12, the fourth album of the French, Lille-based Circum Grand Orchestra and flagship of the Muzzix musicians collective, marks a significant change in the Orchestra's history. After being led for a decade by guitarist Olivier Benoit, now new artistic director of the prestigious Orchestre National de Jazz, they are guided by bassist Christophe Hache, who wrote each composition on this release. The move from a six-string leader to a four-string guide did not affect the restless, inclusive spirit of this orchestra.
Their strength lies in the strong personal voices of the thirteen musiciansa vigorous six piece horn section, pianist and a double rhythm section (two guitarists, an electric bassist and a double bass player and two drummers) with the freedom for each to submit their own interpretations. Hache cleverly employs the massive horns' power and depth with the orchestra's driving energy to offer a richly balanced variety of styles and influences covering the spectrum from the lyrical through frenetic polyrhythms and rock-based attacks.
The title piece suggests an intricate, colorful tapestry. First come gentle, lyrical sounds introduced by a choir of horns. Later, a patient sonic palate expands with playful rhythms until it climaxes in an emphatic, poetic discourse between the horns and a subtle shifting pulse. "Graphic" experiments with nuanced orchestral timbres including the evocative vocals of flugelhorn player Christophe Motury before it settles on a dense and powerful fusion texture to highlight the distinct approach of guitarists Ivann Cruz and Sébastien Beaumont. "Hectos D'ectot" and "Padoc" solidifiy a powerful fusion vein with muscular free jazz improvisations including an impressive solo segment by Hache with an effects-laden electric bass on the former and thorny solo guitars on the latter. The final piece, "Principe de Precaution," demonstrates the diverse and versatile scope of this orchestra, willing to take risks and experiment with sounds, without neglecting harmonic possibilities and powerful, infectious rhythms.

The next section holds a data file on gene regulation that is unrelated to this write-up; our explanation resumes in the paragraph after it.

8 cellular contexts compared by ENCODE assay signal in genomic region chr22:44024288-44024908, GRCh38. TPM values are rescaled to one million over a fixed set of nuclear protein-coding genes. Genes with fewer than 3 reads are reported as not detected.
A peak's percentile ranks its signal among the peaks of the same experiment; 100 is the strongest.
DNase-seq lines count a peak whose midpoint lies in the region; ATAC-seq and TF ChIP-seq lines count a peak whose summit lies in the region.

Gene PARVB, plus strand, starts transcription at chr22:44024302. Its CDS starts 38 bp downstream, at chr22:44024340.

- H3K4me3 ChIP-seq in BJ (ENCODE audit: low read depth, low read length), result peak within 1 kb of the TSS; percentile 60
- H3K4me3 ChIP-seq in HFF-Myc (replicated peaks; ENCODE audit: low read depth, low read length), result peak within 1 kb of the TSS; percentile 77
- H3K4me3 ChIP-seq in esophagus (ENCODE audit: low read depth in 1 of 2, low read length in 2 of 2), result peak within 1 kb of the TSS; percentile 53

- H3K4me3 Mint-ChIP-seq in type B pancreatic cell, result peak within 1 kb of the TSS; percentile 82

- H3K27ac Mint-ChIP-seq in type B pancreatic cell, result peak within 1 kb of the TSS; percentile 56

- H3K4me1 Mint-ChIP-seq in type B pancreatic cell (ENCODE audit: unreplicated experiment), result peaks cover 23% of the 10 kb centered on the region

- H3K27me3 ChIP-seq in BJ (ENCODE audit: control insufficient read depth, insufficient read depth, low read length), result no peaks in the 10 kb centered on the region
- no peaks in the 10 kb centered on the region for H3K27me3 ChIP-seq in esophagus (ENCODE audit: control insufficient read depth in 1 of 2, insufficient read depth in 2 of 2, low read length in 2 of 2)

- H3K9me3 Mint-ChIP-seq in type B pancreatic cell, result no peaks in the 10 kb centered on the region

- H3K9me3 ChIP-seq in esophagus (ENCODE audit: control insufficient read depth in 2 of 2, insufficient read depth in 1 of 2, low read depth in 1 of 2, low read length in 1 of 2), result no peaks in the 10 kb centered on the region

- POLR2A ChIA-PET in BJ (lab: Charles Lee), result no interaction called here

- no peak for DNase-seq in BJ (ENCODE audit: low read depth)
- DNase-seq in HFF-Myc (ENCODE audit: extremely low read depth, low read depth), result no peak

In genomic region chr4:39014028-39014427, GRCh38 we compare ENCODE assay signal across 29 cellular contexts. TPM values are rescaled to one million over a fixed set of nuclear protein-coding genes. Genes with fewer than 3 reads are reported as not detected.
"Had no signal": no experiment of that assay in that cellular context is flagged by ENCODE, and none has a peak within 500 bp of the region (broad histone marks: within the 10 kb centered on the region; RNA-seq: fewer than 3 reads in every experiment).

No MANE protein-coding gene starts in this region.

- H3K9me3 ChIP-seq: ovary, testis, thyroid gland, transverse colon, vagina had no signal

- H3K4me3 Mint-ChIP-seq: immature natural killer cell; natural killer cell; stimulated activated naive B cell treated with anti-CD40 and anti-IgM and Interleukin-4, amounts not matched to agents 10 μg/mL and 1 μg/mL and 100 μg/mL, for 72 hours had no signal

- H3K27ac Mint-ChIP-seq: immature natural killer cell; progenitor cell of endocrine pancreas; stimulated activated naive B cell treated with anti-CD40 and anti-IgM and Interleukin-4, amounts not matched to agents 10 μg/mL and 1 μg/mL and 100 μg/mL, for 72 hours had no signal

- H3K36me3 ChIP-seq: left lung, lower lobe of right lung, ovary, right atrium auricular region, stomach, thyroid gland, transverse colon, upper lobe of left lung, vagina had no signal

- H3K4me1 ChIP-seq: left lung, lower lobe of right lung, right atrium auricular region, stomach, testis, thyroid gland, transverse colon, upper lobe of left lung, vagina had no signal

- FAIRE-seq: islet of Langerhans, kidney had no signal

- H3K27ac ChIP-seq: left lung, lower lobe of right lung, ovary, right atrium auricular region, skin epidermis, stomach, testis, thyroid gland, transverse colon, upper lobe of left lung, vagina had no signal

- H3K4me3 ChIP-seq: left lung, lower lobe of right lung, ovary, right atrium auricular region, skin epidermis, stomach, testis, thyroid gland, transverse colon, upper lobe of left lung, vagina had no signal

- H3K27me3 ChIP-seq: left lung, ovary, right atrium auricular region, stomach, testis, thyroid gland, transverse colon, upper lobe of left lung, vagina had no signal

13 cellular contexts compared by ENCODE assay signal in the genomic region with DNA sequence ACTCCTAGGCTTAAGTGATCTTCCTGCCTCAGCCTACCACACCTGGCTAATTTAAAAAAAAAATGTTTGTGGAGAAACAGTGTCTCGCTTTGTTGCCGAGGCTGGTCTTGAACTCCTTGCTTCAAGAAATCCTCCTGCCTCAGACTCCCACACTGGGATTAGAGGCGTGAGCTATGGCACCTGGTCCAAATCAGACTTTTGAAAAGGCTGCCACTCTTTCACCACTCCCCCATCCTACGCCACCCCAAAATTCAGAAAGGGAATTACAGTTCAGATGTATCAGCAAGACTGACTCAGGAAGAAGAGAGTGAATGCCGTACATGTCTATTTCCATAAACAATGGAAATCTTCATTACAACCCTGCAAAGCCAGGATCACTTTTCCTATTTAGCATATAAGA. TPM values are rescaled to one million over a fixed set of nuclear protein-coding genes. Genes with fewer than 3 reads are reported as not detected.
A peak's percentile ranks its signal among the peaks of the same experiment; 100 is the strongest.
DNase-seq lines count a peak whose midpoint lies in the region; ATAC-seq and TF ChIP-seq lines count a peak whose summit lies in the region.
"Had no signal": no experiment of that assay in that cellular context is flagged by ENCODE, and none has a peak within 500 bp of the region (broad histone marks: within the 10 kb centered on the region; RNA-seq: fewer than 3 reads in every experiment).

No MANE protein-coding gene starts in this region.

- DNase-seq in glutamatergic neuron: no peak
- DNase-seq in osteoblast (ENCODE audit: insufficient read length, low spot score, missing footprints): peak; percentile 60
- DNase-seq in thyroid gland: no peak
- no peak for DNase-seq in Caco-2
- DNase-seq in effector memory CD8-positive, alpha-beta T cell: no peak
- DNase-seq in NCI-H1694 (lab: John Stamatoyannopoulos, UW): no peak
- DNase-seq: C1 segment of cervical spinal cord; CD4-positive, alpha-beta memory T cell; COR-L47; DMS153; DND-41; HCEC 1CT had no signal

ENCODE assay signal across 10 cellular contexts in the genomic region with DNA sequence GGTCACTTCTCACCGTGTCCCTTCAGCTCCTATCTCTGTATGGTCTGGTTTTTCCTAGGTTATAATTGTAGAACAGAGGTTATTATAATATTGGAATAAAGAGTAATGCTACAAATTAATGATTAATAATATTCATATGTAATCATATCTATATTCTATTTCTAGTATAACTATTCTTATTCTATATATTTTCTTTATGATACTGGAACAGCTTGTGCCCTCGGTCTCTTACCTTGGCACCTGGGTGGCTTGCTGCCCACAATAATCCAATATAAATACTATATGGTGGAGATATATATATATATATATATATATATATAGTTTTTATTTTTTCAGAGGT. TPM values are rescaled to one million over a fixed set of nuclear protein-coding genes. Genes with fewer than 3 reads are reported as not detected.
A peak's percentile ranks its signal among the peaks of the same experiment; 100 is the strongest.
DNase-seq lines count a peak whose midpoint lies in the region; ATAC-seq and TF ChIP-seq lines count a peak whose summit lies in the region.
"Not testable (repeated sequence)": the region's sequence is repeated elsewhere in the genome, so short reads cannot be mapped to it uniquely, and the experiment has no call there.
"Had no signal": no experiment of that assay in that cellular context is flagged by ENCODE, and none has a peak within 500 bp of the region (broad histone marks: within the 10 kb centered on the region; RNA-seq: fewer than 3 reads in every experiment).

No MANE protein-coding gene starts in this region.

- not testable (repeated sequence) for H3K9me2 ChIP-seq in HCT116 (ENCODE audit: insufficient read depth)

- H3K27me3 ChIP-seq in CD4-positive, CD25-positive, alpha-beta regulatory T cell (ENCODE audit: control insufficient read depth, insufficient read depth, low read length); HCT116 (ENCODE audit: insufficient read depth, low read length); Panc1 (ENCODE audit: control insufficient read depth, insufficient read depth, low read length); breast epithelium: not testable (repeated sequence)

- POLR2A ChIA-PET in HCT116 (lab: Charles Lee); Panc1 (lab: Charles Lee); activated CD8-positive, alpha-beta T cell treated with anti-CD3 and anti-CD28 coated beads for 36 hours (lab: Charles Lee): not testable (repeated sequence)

The best show I ever attended was the Zawinul Syndicate at the Blue Note in 1997. Being the youngest kids in the room, the host put us right in front of the band. The afro-beat electric set blew the roof off the building, an unforgettable sound
The best show I ever attended was the Zawinul Syndicate at the Blue Note in 1997. Being the youngest kids in the room, the host put us right in front of the band. The afro-beat electric set blew the roof off the building, an unforgettable sound. After, my girlfriend and I just sauntered up the stairs to the green room to meet the
band. I posed for a picture with Joe, after talking a little bit about boxing and how to stay healthy while the other guys in the band tore through a bucket of fried